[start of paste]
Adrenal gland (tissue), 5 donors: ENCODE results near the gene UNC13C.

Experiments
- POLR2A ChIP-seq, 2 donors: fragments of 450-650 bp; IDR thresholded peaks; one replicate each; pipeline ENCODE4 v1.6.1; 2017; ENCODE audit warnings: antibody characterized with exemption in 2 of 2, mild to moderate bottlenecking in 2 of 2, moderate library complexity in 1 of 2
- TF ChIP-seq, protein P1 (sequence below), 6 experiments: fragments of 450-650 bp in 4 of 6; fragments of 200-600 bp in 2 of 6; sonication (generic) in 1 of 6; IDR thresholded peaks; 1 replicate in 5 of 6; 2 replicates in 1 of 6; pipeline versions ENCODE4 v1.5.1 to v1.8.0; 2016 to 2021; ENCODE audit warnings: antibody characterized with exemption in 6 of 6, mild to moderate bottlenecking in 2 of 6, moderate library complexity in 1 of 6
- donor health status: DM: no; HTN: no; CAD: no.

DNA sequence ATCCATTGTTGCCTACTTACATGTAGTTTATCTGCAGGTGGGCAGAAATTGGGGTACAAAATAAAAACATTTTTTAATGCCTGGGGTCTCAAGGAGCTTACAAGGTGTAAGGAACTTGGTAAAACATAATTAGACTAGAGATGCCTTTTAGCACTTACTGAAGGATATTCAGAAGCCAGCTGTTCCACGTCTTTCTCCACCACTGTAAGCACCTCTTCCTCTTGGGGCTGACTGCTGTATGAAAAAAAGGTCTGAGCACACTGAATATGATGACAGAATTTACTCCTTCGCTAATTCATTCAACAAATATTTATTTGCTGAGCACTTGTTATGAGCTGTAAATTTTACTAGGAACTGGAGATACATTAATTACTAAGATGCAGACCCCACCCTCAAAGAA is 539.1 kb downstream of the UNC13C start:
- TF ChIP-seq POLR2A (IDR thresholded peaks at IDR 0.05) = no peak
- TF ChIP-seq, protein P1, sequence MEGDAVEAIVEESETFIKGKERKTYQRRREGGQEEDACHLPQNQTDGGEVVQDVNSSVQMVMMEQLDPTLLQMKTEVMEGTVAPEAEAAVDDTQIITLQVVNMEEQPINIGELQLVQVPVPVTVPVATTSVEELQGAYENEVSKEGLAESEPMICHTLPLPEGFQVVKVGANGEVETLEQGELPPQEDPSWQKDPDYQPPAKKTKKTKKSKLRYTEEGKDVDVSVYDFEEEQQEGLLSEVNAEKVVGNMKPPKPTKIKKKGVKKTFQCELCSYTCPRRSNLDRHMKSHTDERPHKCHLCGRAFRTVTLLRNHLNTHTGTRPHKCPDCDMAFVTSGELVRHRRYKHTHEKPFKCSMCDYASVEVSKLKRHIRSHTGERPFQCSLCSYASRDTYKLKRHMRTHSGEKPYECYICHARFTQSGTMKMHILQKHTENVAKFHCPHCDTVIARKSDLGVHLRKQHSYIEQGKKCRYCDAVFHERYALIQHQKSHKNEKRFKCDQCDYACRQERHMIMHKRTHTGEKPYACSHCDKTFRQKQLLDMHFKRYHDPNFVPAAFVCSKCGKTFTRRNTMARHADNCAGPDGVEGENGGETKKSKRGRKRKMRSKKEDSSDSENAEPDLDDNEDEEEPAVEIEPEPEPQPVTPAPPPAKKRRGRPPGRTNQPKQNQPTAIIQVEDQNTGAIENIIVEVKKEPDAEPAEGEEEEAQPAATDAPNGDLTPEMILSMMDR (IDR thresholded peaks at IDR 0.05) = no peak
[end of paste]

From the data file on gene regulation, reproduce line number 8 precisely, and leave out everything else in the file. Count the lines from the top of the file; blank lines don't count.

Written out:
- TF ChIP-seq, protein P1, sequence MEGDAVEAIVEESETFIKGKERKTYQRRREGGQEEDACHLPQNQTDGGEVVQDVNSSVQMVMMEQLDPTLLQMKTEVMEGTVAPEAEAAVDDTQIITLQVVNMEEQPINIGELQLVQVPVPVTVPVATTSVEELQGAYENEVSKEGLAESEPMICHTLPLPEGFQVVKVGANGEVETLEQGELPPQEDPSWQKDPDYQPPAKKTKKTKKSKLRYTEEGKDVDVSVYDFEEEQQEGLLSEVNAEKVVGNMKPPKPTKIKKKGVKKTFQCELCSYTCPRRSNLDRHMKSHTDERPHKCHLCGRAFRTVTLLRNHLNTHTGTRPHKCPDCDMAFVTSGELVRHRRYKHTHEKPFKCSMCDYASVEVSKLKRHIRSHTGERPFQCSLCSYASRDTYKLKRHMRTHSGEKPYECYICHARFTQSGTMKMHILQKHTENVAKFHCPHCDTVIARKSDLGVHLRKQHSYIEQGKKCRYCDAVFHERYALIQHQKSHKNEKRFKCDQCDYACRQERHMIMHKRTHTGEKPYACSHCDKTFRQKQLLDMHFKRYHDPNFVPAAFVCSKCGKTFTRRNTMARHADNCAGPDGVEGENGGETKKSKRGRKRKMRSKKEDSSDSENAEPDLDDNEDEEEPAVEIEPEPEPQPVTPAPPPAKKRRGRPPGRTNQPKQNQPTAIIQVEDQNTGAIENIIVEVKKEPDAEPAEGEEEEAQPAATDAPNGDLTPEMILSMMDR (IDR thresholded peaks at IDR 0.05) = no peak